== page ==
Heart and Circulatory Physiology


Cardiac mammalian target of rapamycin (mTOR) is necessary and sufficient to prevent cardiac dysfunction in pathological hypertrophy. However, the role of cardiac mTOR in heart failure after ischemic injury remains undefined. To address this question, we used transgenic (Tg) mice with cardiac-specific overexpression of mTOR (mTOR-Tg mice) to study ischemia-reperfusion (I/R) injury in two animal models: 1) in vivo I/R injury with transient coronary artery ligation and 2) ex vivo I/R injury in Langendorff-perfused hearts with transient global ischemia. At 28 days after I/R, mortality was lower in mTOR-Tg mice than littermate control mice [wild-type (WT) mice]. Echocardiography and MRI demonstrated that global cardiac function in mTOR-Tg mice was preserved, whereas WT mice exhibited significant cardiac dysfunction. Masson's trichrome staining showed that 28 days after I/R, the area of interstitial fibrosis was smaller in mTOR-Tg mice compared with WT mice, suggesting that adverse left ventricular remodeling is inhibited in mTOR-Tg mice. In the ex vivo I/R model, mTOR-Tg hearts demonstrated improved functional recovery compared with WT hearts. Perfusion with Evans blue after ex vivo I/R yielded less staining in mTOR-Tg hearts than WT hearts, indicating that mTOR overexpression inhibited necrosis during I/R injury. Expression of proinflammatory cytokines, including IL-6 and TNF-α, in mTOR-Tg hearts was lower than in WT hearts. Consistent with this, IL-6 in the effluent post-I/R injury was lower in mTOR-Tg hearts than in WT hearts. These findings suggest that cardiac mTOR overexpression in the heart is sufficient to provide substantial cardioprotection against I/R injury and suppress the inflammatory response.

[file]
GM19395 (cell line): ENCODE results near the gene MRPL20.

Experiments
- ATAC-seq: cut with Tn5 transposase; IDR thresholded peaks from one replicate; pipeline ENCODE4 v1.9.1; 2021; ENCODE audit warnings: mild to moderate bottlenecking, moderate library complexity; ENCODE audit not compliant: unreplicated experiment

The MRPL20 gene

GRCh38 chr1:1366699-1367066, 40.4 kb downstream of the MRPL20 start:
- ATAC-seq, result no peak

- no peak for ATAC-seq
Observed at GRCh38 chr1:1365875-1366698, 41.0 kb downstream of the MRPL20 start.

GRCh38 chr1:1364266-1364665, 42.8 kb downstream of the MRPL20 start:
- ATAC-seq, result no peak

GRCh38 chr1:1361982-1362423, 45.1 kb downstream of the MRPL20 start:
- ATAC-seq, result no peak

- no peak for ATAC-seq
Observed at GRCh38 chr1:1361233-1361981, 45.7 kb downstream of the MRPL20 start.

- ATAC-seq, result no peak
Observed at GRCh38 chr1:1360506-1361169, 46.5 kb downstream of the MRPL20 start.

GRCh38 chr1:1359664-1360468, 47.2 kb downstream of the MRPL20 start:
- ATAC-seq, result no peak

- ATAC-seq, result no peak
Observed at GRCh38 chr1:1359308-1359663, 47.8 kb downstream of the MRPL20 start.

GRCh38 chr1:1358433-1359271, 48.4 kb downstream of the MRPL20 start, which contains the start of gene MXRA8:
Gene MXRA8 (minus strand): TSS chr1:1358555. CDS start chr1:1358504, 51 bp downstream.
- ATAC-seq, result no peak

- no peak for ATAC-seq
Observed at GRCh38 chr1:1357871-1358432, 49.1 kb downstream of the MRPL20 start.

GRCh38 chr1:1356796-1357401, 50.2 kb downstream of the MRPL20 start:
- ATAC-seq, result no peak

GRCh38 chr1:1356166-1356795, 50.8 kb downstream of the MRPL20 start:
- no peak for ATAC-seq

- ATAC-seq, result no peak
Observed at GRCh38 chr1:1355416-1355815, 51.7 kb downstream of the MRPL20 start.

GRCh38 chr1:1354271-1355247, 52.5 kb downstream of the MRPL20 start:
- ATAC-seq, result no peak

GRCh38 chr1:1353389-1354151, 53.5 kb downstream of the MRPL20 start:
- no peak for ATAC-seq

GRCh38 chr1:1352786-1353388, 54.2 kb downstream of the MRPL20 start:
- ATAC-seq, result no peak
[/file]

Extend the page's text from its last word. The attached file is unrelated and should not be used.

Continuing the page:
• myocardial infarction
  • left ventricular remodeling
  • transgenic mice
  • heart failure
View Full Text